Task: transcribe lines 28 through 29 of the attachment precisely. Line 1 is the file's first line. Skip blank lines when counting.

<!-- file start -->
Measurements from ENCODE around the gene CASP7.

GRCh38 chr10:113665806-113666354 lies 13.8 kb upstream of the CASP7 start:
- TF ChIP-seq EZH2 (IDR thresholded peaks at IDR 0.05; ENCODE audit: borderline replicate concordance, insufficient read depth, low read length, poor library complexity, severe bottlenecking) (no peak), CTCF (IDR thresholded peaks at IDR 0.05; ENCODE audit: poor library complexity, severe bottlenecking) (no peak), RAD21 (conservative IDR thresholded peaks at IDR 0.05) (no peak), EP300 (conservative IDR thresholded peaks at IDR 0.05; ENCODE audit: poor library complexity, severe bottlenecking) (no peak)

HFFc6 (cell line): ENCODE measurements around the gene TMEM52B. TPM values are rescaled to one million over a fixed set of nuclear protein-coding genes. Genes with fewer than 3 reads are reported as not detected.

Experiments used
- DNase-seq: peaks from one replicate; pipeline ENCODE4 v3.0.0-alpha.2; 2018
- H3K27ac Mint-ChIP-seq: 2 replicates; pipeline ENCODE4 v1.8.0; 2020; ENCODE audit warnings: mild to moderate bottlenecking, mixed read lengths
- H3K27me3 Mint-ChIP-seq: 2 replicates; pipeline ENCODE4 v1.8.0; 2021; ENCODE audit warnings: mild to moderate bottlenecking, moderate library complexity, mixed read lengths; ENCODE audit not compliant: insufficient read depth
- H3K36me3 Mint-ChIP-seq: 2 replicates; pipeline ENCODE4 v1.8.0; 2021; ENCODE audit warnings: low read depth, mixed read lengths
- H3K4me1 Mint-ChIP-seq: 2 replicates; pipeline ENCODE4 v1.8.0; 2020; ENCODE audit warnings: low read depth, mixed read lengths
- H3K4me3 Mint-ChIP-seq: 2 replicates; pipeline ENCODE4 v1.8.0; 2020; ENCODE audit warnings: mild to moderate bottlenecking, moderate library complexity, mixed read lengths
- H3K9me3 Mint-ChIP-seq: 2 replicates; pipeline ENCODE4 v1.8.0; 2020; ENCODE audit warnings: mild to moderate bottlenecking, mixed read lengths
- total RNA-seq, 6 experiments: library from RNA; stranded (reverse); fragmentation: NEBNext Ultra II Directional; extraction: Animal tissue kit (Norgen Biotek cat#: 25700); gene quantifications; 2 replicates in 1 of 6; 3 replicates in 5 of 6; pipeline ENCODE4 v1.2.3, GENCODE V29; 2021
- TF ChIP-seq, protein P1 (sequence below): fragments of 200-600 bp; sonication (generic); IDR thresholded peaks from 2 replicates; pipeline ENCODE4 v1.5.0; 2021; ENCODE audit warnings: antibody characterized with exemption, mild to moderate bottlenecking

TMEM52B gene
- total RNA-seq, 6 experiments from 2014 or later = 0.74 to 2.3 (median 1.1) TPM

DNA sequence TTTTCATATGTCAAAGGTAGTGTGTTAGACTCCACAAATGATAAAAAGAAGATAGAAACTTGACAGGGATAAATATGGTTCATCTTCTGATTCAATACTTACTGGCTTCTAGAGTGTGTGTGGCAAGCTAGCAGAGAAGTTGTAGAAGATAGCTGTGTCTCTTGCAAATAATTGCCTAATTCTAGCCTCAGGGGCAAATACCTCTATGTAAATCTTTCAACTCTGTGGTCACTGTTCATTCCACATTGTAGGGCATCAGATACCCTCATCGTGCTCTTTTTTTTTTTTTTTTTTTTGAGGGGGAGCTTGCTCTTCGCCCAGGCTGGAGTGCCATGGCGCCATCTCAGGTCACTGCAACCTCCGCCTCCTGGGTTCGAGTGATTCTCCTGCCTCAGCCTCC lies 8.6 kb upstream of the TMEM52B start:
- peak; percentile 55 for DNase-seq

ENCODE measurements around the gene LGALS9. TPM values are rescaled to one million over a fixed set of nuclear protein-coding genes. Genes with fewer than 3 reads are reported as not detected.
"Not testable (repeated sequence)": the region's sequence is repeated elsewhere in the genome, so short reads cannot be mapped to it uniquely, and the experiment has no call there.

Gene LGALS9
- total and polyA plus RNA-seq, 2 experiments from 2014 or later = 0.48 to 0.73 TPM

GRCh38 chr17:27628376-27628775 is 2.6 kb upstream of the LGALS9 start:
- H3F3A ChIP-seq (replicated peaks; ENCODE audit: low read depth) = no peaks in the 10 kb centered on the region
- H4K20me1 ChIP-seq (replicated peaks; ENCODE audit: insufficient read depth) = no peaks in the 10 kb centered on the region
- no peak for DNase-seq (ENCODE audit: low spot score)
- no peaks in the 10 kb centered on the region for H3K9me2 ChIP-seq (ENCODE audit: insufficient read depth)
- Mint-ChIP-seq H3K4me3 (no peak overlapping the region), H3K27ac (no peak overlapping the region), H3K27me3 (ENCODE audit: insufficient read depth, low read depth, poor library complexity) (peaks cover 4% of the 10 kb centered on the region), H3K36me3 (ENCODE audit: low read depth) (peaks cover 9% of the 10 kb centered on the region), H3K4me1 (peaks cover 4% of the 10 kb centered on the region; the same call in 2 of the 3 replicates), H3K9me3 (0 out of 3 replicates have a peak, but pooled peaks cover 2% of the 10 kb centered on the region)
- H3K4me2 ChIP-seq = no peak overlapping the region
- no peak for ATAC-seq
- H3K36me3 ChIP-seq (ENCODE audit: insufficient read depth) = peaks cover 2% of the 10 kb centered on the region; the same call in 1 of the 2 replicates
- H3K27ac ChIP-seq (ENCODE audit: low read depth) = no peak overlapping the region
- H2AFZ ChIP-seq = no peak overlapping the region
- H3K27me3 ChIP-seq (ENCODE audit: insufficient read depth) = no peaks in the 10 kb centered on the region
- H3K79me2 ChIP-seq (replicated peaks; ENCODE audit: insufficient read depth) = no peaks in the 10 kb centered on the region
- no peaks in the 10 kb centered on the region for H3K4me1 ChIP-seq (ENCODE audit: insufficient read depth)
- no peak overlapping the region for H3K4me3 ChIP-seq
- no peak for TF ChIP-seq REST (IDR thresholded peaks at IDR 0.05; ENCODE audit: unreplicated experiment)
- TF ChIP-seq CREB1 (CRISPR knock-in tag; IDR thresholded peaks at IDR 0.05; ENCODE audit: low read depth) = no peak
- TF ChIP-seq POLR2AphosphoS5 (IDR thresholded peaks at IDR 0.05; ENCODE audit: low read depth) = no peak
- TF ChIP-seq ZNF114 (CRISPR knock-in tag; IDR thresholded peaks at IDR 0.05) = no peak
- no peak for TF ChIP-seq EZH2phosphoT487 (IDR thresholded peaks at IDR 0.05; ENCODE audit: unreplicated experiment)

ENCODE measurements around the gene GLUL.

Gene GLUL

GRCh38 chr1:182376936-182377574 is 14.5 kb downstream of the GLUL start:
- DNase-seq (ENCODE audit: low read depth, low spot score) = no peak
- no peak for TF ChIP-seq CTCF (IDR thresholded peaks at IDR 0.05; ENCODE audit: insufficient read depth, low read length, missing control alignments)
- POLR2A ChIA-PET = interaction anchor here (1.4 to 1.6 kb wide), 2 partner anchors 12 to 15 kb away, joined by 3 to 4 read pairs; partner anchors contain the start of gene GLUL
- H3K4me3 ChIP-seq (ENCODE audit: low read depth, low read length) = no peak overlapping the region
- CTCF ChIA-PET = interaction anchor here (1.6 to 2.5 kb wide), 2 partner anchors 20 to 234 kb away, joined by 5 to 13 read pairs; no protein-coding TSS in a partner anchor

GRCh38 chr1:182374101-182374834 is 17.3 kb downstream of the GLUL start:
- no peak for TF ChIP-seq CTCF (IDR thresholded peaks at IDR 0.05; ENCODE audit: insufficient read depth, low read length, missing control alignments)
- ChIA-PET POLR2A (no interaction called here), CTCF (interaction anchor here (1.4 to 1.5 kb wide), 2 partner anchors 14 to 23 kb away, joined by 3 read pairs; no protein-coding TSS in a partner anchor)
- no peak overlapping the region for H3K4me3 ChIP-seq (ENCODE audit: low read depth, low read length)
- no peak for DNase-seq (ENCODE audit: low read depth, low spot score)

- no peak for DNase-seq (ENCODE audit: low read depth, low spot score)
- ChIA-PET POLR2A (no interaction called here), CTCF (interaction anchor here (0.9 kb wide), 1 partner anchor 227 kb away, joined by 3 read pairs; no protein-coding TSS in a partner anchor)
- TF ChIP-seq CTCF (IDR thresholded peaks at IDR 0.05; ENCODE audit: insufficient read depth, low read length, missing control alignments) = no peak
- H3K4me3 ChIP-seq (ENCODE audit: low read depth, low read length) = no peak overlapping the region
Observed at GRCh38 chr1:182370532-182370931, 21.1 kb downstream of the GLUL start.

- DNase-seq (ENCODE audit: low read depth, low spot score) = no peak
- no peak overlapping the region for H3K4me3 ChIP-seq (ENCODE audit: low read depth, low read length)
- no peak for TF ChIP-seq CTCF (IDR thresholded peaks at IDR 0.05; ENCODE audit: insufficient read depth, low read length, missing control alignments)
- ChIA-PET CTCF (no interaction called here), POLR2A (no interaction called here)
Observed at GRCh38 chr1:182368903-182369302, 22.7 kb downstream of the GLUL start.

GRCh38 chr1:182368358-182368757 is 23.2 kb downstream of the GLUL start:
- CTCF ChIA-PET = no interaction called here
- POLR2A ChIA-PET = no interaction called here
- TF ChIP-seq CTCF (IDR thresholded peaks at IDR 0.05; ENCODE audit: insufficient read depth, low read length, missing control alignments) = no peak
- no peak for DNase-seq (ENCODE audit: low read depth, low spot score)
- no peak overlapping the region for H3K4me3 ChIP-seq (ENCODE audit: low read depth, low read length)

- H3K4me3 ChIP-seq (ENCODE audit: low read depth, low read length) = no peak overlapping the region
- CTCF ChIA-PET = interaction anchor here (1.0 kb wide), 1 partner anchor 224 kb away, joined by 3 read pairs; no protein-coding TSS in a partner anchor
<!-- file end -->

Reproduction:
- Mint-ChIP-seq H3K4me3 (no peak overlapping the region), H3K27ac (no peak overlapping the region), H3K27me3 (ENCODE audit: insufficient read depth, low read depth, poor library complexity) (peaks cover 4% of the 10 kb centered on the region), H3K36me3 (ENCODE audit: low read depth) (peaks cover 9% of the 10 kb centered on the region), H3K4me1 (peaks cover 4% of the 10 kb centered on the region; the same call in 2 of the 3 replicates), H3K9me3 (0 out of 3 replicates have a peak, but pooled peaks cover 2% of the 10 kb centered on the region)
- H3K4me2 ChIP-seq = no peak overlapping the region